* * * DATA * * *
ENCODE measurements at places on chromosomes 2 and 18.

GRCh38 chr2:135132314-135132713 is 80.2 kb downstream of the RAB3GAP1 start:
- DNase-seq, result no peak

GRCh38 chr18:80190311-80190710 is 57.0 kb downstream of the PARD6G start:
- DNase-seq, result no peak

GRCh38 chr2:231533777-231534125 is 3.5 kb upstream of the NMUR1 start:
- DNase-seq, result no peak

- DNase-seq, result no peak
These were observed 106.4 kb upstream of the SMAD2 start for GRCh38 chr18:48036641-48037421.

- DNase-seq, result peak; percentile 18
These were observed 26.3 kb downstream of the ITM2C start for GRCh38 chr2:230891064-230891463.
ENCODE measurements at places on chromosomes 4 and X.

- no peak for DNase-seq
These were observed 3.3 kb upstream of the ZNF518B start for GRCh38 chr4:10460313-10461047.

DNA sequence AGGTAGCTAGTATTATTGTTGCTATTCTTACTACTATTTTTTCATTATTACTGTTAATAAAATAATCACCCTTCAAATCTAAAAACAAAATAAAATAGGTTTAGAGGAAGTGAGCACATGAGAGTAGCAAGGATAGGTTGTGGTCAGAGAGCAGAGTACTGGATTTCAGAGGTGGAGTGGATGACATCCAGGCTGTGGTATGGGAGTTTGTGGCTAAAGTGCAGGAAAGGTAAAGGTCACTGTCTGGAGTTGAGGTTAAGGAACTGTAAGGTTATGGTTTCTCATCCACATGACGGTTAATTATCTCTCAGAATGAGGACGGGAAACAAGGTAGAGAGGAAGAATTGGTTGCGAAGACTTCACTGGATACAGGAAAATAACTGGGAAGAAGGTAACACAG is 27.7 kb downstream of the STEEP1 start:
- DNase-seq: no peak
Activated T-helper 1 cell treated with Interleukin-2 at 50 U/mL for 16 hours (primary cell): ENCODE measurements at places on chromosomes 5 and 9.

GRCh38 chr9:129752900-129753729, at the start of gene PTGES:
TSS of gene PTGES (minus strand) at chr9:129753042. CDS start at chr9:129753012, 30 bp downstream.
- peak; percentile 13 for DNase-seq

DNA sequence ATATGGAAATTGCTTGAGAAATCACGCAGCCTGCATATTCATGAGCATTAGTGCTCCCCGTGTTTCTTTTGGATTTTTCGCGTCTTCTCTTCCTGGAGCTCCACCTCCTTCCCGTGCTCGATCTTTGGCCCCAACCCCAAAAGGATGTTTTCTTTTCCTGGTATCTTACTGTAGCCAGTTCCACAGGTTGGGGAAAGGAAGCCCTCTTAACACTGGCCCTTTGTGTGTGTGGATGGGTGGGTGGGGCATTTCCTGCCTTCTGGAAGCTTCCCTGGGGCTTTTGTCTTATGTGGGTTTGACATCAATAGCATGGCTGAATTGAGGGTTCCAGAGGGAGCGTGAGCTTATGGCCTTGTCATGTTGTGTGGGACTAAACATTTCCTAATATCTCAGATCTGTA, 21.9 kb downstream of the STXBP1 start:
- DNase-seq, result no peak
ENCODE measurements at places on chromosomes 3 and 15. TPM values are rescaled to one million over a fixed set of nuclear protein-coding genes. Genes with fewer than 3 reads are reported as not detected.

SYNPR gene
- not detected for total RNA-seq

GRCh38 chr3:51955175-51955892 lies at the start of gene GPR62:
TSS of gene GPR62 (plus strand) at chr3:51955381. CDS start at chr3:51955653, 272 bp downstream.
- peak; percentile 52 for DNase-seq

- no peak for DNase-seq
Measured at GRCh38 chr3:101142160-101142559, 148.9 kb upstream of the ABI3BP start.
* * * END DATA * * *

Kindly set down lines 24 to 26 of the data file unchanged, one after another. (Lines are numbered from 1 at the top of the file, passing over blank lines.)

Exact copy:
SYNPR gene
- not detected for total RNA-seq

GRCh38 chr3:51955175-51955892 lies at the start of gene GPR62: